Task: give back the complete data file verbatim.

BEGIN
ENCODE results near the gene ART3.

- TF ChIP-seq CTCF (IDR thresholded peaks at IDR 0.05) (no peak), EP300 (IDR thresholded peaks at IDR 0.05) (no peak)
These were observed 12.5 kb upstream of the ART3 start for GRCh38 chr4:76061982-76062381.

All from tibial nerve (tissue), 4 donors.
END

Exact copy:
ENCODE results near the gene ART3.

- TF ChIP-seq CTCF (IDR thresholded peaks at IDR 0.05) (no peak), EP300 (IDR thresholded peaks at IDR 0.05) (no peak)
These were observed 12.5 kb upstream of the ART3 start for GRCh38 chr4:76061982-76062381.

All from tibial nerve (tissue), 4 donors.